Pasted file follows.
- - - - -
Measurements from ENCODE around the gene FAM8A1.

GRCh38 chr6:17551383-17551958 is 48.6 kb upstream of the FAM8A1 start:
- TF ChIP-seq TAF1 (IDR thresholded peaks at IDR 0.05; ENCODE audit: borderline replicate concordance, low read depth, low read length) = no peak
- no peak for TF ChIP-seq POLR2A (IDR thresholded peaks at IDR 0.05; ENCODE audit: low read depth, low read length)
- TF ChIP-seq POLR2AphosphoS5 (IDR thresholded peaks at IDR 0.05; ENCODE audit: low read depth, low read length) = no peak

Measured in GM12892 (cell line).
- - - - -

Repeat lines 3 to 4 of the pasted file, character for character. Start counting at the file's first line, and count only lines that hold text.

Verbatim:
- TF ChIP-seq TAF1 (IDR thresholded peaks at IDR 0.05; ENCODE audit: borderline replicate concordance, low read depth, low read length) = no peak
- no peak for TF ChIP-seq POLR2A (IDR thresholded peaks at IDR 0.05; ENCODE audit: low read depth, low read length)